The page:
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Phyllostachys arcana seedlings – shooting season 2019

Phyllostachys arcana seedlings – shooting season 2019

Early starters

First shoot on variegated seedling
First shoots started to emerge

Like each year since I’m growing the seedlings in their outdoor location, they started shooting before other bamboos. Fargesia Rufa started a week later and Phyllostachys pubescens ‘Moso’ seedling woke up 2 weeks after the seedlings.
Winter was mild and bamboos managed to get through it without much damage. Sun during the summer is much bigger threat to the variegated seedlings than winter weather. This year, we’ve experienced dry winter with little precipitation which made most of the bamboos I grow thirsty. Arcana seedlings were hit the most, since they are still growing in their raised beds with good drainage. Despite slight desiccation, seedlings kept the leaves without much visible damage. In early March first shoots started appearing on all but one seedling. By mid March the shoots started showing around all the seedlings. March 13th was their earliest shooting date so far.

Non-variegated seedling started shooting as well.

Nice upsize

Variegated seedlings showed stem variegation last year and I really hoped for a decent upsize, to make the variegation easier to notice. It seemed at first, that culm diameter won’t increase much, except on one seedling that started the first. They are growing many shoots that are around last year’s size and larger. Some should be almost twice the size. I’m sure they will look much better now. Variegated foliage is getting dense and it will finally shade out itself a bit. It needs protection from hot early summer sun, so I’ll try to help it with some additional shading as well.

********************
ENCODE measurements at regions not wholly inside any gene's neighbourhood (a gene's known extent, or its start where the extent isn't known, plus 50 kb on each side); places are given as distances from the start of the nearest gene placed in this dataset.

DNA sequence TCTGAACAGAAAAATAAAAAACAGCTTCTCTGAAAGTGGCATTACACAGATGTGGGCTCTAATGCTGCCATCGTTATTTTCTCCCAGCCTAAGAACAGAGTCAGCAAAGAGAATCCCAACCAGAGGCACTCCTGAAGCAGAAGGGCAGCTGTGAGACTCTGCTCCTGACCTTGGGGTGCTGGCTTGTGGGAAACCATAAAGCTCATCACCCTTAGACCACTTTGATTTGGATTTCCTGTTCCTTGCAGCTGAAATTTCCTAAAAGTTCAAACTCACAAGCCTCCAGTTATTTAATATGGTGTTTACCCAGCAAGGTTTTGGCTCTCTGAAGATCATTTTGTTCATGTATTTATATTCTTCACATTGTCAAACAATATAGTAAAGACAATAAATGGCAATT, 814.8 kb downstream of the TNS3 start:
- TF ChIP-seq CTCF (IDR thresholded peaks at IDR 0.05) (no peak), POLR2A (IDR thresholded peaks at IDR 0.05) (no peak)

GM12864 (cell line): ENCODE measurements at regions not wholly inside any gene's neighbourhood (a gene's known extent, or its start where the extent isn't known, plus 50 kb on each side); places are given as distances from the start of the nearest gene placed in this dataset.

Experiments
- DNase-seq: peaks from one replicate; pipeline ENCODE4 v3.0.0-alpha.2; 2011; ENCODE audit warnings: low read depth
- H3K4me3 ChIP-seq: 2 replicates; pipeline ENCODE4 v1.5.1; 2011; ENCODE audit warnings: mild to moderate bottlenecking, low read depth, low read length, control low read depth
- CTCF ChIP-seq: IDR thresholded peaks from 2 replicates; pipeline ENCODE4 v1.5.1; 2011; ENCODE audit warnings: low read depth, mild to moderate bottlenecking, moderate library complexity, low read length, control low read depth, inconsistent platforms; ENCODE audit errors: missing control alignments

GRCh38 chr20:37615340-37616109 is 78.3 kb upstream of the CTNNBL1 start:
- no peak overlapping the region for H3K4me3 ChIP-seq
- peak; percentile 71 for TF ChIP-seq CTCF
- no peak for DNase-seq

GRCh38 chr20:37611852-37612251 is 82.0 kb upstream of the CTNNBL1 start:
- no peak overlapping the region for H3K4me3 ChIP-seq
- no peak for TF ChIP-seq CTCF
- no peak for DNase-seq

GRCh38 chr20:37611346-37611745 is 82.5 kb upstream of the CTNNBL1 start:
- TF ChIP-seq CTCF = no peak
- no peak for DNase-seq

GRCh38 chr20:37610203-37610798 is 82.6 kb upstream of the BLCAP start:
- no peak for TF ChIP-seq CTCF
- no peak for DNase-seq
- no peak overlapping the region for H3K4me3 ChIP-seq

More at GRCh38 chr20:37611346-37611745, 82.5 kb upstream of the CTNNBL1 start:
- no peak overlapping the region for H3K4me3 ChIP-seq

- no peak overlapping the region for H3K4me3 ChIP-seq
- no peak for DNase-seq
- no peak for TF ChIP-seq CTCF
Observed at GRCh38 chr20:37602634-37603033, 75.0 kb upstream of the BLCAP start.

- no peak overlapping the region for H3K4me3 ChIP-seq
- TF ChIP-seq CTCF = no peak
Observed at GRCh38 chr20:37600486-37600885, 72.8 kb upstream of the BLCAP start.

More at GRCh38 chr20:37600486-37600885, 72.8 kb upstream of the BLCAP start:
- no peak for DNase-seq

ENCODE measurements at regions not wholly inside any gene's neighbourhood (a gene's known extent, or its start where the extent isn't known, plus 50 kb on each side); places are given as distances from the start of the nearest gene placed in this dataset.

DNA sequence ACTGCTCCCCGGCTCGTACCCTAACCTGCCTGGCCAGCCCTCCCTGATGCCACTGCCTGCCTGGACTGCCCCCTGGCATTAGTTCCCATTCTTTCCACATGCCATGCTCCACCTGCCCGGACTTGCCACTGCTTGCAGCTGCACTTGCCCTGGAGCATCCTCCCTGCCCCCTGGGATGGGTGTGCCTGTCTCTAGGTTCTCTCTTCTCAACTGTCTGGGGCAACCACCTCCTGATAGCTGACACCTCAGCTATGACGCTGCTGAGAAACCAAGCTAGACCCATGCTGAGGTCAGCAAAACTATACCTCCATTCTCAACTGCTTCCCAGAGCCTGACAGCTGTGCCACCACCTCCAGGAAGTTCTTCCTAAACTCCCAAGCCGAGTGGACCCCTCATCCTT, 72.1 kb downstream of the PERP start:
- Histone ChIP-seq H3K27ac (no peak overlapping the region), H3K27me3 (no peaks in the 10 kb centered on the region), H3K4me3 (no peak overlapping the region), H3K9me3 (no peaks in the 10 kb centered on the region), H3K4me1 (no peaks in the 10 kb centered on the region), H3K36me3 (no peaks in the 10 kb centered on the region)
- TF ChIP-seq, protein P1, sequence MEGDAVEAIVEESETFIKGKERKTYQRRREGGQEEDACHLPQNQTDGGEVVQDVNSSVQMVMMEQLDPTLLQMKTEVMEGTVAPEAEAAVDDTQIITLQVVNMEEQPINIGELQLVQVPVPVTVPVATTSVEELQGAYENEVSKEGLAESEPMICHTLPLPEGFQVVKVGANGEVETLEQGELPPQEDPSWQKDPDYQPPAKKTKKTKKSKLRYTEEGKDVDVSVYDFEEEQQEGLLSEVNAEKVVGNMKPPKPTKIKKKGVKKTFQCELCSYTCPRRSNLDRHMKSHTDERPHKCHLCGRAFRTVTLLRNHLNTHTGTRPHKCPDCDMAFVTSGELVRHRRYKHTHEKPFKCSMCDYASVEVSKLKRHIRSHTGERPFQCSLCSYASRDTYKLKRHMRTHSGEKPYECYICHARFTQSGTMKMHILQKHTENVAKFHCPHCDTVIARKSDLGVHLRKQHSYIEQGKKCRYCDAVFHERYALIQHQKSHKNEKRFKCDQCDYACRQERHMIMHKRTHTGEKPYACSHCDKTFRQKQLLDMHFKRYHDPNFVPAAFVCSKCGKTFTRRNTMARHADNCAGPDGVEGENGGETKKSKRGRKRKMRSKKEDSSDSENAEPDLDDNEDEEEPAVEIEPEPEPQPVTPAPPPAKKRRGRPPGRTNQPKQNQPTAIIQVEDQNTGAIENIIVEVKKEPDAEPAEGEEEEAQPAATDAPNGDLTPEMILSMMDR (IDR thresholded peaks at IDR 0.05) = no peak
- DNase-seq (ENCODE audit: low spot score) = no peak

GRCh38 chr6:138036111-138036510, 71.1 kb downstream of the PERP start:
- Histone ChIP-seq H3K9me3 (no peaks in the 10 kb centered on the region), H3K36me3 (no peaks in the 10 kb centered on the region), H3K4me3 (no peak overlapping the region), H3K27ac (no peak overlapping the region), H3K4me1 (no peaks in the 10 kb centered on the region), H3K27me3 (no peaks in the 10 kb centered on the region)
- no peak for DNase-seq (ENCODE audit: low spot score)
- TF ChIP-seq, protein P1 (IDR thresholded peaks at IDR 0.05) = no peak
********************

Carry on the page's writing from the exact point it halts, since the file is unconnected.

First variegated seedling upsized quite a bit
First variegated seedling upsized quite a bit

Colorful shoots

Second seedlings shoot
Fast growing bamboo shoot

The shoots are still juvenile and need quite some time to start showing more mature characteristics. They all look arcana-ish, though. They also vary in colour a bit. The yellow culmed seedling has more reddish shoots, compared to all the darker ones. The two other variegated seedlings have darker shoots, but not nearly as dark as the shoots of green non-variegated plant which gets almost black. As the plants grow, the shoots started to turn a bit darker. Last year, the yellow culmed seedling pushed out only yellow shoots with a hint of red, now there’s some green on them as well.

Second seedling's shoots along the runner rhizome
Second seedling’s shoots. Nice upsize in both size and number of shoots.

The waiting game

Third seedling’s shoots

Variegated seedlings are slower to develop and it takes longer for them to mature. Last season, I could only check one of the seedlings for culm variegation, other two were too small to make a valid observation of green striping. This year, shoots on all the seedlings are thick enough and it will be interesting to finally see how they look like. It might be interesting to see if I can save the early set of yellow leaves. Last year sun scorched them before I could make a decent photo, but the bamboos looked fabulous. Sadly not for long.

First seedling upsized. Hopefully culm variegation will get more visible this year
Non-variegated seedling has dark shoots
nice upsize of variegated seedling
Nice upsize of second variegated seedling
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Phyllostachys arcana ‘Luteosulcata’ seedling’s autumn transformation

Phyllostachys arcana ‘Luteosulcata’ seedling’s autumn transformation

Winter is coming

Leaves become much darker in the fall
Leaves become much darker in the fall. On the photo: Phyllostachys arcana ‘Luteosulcata’ seedling 2.